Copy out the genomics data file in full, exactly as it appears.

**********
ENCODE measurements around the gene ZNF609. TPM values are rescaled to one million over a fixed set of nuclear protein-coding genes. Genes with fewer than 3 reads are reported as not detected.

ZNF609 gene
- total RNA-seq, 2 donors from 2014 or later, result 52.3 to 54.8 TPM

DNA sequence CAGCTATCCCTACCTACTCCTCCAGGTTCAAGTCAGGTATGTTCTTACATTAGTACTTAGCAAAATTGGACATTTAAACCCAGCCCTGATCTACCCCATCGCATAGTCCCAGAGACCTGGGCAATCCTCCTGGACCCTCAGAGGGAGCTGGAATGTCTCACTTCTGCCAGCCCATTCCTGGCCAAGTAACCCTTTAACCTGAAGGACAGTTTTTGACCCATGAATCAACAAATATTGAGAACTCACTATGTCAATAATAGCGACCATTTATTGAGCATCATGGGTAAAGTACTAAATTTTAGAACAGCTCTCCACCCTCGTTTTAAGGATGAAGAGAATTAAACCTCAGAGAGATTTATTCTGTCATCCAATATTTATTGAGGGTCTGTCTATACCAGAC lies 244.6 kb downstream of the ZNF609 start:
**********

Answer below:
ENCODE measurements around the gene ZNF609. TPM values are rescaled to one million over a fixed set of nuclear protein-coding genes. Genes with fewer than 3 reads are reported as not detected.

ZNF609 gene
- total RNA-seq, 2 donors from 2014 or later, result 52.3 to 54.8 TPM

DNA sequence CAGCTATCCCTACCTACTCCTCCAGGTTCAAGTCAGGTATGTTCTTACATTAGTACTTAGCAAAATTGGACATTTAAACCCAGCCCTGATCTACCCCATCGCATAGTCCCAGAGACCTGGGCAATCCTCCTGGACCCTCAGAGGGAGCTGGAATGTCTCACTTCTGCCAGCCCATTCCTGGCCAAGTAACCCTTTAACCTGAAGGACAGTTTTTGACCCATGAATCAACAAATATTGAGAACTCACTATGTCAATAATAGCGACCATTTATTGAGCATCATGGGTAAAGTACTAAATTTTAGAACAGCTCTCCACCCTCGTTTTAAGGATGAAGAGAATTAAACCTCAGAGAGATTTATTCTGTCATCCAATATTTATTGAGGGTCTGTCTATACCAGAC lies 244.6 kb downstream of the ZNF609 start: